Pronunciation: (dev'ul), Strict Standards: Non-static method FenSites::linkTo() should not be called statically in /site/html/dictionary/devil.html on line 73 [key]
—n., v., -iled, -il•ing or (esp. Brit.) -illed, -il•ling.
a. (sometimes cap.) the supreme spirit of evil; Satan.
b. a subordinate evil spirit at enmity with God, and having power to afflict humans both with bodily disease and with spiritual corruption.
2. an atrociously wicked, cruel, or ill-tempered person.
3. a person who is very clever, energetic, reckless, or mischievous.
4. a person, usually one in unfortunate or pitiable circumstances: The poor devil kept losing jobs through no fault of his own.
5. Also called printer's devil. Print.a young worker below the level of apprentice in a printing office.
6. any of various mechanical devices, as a machine for tearing rags, a machine for manufacturing wooden screws, etc.
7. Naut.(in deck or hull planking) any of various seams difficult to caulk because of form or position.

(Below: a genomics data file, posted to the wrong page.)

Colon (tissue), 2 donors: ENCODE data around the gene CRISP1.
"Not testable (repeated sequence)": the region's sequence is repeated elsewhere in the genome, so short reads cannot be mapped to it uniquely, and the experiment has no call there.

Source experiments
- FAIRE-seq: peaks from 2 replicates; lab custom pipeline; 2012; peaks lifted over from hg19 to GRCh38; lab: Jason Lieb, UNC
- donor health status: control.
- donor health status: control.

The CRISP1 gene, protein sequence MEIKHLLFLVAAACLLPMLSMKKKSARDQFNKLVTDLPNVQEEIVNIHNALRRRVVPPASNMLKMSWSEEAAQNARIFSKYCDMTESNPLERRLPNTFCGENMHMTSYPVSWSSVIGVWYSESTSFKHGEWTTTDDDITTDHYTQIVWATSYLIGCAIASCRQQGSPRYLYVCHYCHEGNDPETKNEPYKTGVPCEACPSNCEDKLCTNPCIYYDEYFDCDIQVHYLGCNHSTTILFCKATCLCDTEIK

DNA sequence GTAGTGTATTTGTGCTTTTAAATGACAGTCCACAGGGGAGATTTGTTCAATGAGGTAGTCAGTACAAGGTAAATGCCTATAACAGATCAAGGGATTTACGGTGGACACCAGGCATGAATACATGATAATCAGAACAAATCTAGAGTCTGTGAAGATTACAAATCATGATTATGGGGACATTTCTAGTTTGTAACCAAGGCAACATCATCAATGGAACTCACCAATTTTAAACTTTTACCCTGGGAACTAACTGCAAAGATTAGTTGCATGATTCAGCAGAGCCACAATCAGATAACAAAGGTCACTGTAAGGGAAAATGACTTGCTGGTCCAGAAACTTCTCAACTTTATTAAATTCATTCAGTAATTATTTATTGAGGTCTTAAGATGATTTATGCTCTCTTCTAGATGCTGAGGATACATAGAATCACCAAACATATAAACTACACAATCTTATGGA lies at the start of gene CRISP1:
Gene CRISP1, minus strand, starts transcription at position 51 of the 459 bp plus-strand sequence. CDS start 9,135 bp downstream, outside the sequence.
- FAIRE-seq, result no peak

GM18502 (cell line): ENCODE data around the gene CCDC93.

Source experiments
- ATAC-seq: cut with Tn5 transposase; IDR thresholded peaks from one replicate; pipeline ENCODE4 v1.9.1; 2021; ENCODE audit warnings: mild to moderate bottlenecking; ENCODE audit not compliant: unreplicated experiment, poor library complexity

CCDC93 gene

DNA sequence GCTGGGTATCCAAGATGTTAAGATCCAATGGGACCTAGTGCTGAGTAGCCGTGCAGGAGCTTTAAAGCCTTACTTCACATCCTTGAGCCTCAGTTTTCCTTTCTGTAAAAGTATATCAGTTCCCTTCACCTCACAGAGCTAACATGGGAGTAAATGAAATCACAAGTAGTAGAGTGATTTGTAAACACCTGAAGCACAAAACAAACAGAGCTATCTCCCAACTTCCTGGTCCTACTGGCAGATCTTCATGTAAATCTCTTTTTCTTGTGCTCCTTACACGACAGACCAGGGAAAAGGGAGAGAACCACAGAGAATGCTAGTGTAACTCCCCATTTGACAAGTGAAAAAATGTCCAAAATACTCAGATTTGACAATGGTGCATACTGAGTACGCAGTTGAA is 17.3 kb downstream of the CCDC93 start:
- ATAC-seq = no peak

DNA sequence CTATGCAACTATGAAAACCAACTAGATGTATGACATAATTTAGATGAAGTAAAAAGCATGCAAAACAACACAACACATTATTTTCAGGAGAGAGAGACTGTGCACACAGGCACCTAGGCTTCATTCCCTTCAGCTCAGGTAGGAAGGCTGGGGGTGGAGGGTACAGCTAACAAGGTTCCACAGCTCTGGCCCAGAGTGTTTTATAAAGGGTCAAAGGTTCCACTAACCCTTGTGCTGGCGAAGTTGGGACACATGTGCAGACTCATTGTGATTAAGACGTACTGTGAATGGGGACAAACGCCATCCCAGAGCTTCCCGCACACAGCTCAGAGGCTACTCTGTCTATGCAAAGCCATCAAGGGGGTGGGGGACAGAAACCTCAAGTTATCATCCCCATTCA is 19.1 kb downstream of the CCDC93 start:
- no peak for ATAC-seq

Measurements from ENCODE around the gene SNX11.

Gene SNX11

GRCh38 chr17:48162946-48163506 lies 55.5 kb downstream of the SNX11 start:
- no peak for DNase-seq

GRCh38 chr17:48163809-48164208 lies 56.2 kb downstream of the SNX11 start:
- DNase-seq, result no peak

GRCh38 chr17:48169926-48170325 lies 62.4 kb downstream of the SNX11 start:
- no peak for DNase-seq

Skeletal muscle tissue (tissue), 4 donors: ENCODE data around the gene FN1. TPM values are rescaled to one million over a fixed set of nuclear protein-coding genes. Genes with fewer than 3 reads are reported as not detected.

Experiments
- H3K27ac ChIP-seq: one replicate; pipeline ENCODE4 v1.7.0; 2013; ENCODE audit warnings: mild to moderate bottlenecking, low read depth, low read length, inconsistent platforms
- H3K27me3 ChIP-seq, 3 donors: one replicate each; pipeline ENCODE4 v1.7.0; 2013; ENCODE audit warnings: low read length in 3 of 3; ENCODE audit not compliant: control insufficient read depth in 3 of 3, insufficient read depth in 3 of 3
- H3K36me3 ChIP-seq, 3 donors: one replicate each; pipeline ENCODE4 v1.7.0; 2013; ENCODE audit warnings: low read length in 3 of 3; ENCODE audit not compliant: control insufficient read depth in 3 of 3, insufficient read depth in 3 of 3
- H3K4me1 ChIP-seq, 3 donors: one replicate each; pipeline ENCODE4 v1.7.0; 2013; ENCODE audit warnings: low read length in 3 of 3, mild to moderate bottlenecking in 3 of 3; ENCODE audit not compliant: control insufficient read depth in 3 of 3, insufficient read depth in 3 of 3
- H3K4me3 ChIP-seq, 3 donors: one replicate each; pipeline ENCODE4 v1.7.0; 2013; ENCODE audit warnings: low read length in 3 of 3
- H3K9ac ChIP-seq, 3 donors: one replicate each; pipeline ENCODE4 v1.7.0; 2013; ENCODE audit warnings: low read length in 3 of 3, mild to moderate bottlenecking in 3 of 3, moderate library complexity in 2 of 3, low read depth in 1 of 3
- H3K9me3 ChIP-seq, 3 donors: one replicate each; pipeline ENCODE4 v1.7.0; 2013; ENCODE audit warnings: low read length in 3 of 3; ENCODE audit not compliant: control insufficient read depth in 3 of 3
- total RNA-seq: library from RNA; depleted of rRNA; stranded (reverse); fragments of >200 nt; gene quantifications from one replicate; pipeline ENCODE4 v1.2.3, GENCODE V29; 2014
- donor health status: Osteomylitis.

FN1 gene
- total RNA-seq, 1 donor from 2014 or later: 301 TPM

8. any of various portable furnaces or braziers used in construction and foundry work.
9. between the devil and the deep (blue) sea, between two undesirable alternatives; in an unpleasant dilemma.
10. devil of a, extremely difficult or annoying; hellish: I had a devil of a time getting home through the snow.
11. give the devil his due, to give deserved credit even to a person one dislikes: To give the devil his due, you must admit that she is an excellent psychologist.
12. go to the devil,
a. to fail completely; lose all hope or chance of succeeding.
b. to become depraved.
c. (an expletive expressing annoyance, disgust, impatience, etc.)
13. let the devil take the hindmost, to leave the least able or fortunate persons to suffer adverse consequences; leave behind or to one's fate: They ran from the pursuing mob and let the devil take the hindmost.
14. play the devil with, to ruin completely; spoil: The financial crisis played the devil with our investment plans.
15. raise the devil,
a. to cause a commotion or disturbance.
b. to celebrate wildly; revel.
c. to make an emphatic protest or take drastic measures.
16. the devil,(used as an emphatic expletive or mild oath to express disgust, anger, astonishment, negation, etc.): What the devil do you mean by that?
17. the devil to pay, trouble to be faced; mischief in the offing: If conditions don't improve, there will be the devil to pay.
1. to annoy; harass; pester: to devil Mom and Dad for a new car.
2. to tear (rags, cloth, etc.) with a devil.
3. Cookery.to prepare (food, usually minced) with hot or savory seasoning: to devil eggs.
Random House Unabridged Dictionary, Copyright © 1997, by Random House, Inc., on Infoplease.